I’ve spoken to Scott Campbell, director of player personnel, before. His position means that he’s essentially responsible for preparing the team for all aspects of player acquisition, from the pro and college level, and I had found him to be candid and straightforward in the face of some difficult inquiries. so when I had some questions about the recent roster cuts — several of them raised by commenters and emailers — he seemed like a good person to talk to.
All right, talk me through the process of the cuts.
We started meeting the day after the Jacksonville game, the entire coaching staff, [Executive Vice President of Football Operations] Vinny [Cerrato], myself, [Director of Pro Personnel] Morocco [Brown], [Vice President of Football Administration] Eric Shaffer was in there as well. And basically just as a staff, we worked through each position and decided how many to keep, and the cons and pros of each guy, and why we should go maybe more one position than the other.
How does it work in the room? Do different people champion different guys or positions, or is it all just consensus building?
Sometimes it’s as simple as, you try to keep your best 53 football players. Sometimes, instead of saying, “we have to keep X amount of players because you’re supposed to keep X amount,” you decide, “well, we’ve got this amount at another position that we really like and think they can play, think they’re really good prospects,” and so you go a little heavy at that position. It’s all just based on the football players on hand.
The other thing that starts to factor into it is injuries. Not so much now, but later in the season there’ll be a lot of juggling that goes on just to get week to week. But we had some injuries with Kareem Moore getting hurt, and some other positions, we just had to make sure that we were fortified and could get through the week of practice and suit up enough guys for the game.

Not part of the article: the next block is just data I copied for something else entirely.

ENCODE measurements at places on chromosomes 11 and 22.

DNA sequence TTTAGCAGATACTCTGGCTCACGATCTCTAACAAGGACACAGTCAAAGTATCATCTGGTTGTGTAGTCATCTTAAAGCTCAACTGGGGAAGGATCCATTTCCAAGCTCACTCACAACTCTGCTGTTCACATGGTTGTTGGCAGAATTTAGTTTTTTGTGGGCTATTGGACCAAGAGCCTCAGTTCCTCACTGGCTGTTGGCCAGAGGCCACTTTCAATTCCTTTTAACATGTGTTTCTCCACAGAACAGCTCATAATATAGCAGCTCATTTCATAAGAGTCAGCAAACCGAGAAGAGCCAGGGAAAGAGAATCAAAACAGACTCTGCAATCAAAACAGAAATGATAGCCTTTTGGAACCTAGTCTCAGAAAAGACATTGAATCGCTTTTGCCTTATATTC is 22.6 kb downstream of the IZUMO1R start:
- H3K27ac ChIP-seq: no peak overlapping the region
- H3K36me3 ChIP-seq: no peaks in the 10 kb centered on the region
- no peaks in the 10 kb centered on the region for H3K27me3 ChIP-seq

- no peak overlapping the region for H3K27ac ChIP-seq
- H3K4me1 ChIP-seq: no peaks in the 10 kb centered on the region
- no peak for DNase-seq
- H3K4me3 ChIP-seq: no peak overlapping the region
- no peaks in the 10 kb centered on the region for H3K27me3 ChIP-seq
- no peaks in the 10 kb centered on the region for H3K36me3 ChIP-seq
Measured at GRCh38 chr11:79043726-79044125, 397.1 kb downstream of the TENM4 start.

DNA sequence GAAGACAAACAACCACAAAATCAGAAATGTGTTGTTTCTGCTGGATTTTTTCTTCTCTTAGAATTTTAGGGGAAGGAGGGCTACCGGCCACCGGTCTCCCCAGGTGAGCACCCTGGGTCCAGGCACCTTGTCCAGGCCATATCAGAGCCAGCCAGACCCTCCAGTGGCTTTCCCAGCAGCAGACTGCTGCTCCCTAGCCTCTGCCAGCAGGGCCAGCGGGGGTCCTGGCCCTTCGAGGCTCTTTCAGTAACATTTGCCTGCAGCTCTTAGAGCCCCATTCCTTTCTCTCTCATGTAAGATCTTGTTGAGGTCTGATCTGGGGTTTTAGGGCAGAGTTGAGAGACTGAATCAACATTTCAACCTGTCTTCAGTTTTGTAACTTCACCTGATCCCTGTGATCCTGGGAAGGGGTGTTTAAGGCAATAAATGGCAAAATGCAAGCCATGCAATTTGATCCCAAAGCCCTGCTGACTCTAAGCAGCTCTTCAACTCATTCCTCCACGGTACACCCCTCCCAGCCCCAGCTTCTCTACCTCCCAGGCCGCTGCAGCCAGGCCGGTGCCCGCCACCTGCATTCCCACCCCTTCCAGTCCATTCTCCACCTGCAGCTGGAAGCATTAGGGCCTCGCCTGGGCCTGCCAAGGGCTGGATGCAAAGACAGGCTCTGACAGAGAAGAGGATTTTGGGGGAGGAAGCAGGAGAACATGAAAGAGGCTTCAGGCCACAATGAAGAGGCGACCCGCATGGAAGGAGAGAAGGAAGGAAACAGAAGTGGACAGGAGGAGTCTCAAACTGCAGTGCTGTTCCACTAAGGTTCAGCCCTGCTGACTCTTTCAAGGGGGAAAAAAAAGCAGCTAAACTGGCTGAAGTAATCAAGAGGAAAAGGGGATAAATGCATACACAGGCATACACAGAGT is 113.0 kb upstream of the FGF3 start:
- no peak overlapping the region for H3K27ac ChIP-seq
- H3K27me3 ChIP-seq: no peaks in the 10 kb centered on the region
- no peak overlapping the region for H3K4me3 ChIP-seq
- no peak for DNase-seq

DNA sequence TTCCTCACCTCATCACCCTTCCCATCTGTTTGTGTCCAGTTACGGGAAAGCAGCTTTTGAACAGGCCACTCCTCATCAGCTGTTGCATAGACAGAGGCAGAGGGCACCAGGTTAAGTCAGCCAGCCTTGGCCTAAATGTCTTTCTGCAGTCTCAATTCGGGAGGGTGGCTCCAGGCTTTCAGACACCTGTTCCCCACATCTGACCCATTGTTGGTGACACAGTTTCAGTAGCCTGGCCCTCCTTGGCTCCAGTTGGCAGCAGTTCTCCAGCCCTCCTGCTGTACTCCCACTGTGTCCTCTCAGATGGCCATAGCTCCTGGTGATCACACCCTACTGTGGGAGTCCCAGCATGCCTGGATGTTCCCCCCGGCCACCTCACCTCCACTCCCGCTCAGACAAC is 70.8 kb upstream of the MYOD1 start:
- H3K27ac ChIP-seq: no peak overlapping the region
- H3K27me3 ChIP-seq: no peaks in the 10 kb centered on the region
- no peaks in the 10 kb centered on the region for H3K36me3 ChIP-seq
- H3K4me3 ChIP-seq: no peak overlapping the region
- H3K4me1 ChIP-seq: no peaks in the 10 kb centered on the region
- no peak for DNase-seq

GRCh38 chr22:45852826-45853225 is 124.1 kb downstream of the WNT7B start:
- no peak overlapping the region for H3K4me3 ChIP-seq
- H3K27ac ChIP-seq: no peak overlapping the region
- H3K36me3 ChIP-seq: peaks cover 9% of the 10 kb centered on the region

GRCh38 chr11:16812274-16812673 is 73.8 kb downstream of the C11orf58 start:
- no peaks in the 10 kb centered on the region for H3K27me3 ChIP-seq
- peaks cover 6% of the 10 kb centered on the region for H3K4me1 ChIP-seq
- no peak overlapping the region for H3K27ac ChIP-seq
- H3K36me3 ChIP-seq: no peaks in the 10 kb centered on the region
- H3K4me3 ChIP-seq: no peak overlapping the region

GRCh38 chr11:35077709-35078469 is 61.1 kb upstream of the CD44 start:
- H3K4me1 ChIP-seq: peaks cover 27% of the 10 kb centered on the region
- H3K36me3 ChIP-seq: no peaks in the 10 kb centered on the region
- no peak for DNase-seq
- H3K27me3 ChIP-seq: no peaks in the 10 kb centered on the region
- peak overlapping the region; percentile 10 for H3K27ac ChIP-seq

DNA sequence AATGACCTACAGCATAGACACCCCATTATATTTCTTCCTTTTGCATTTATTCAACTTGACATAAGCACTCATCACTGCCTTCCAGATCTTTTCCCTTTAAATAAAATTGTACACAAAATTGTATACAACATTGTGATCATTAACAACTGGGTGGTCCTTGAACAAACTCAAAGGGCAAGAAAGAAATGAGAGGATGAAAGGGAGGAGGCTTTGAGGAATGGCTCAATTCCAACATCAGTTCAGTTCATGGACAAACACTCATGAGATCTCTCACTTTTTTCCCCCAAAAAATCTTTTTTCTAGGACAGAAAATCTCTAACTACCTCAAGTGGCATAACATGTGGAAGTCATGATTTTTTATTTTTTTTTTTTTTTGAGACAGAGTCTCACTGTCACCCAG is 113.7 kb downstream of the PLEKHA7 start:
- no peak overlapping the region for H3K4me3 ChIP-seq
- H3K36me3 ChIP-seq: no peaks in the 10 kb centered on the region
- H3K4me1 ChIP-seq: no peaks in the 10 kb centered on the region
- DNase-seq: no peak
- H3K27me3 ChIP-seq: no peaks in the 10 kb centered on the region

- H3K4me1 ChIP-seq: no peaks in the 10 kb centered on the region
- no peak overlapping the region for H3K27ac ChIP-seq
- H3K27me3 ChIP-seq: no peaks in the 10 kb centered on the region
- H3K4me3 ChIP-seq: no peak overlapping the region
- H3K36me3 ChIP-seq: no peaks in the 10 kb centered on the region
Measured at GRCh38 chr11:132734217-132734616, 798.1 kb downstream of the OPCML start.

As well as tying it all in to [Special Teams Coach] Danny Smith and special teams, because it’s really important that when you dress your 45 for the game that they all contribute on special teams. So it’s not just the guys that are good at their positions — if they’re going to back up, they have to help over there on teams.
The conventional wisdom seems to be that Alfred Fincher played his way onto the team with an impressive performance in that Jacskonville game. Does that actually happen? And is it what happened here?
I think it’s a gradual process for him, but it certainly helped his cause. He got here somewhat late and had gradually learned the system, made a few plays, and kept improving and improving. That last game said a lot to make his case.
So it certainly helped and didn’t hurt him. To say that was the only reason he made it? I’d say that would be a strong statement. Probably everything combined, but it certainly did help.
What about not keeping a sixth receiver? That seemed to take people by surprise – everyone seemed to assume that ONE of those guys was going to make the team.
In terms of … I’m trying to remember here. I don’t remember the coaches ever saying we’ve gotta have a sixth receiver in the meeting.
Okay, but with Malcolm Kelly injured and not likely to play, and Coach Zorn having been somewhat critical of Devin Thomas so far, it seemed like the so-called sixth wide receiver might actually be a fourth wide receiver, and therefore more important. No?
That might be a better question for [Coach Zorn]’s viewpoint. Mine’s more for assessing the talent at hand. That’s up to him for deciding what he wants to keep balance-wise. In his mind … you just don’t know what he’s thinking in terms of what he needs. He’s the coach and he’s gameplanning.
Also, Malcolm Kelly, he’s kind of day-to-day, week-to-week observation. He could be fine next week. He’s cruised along through certain periods and then all of a sudden felt something, like before the Jacksonville game.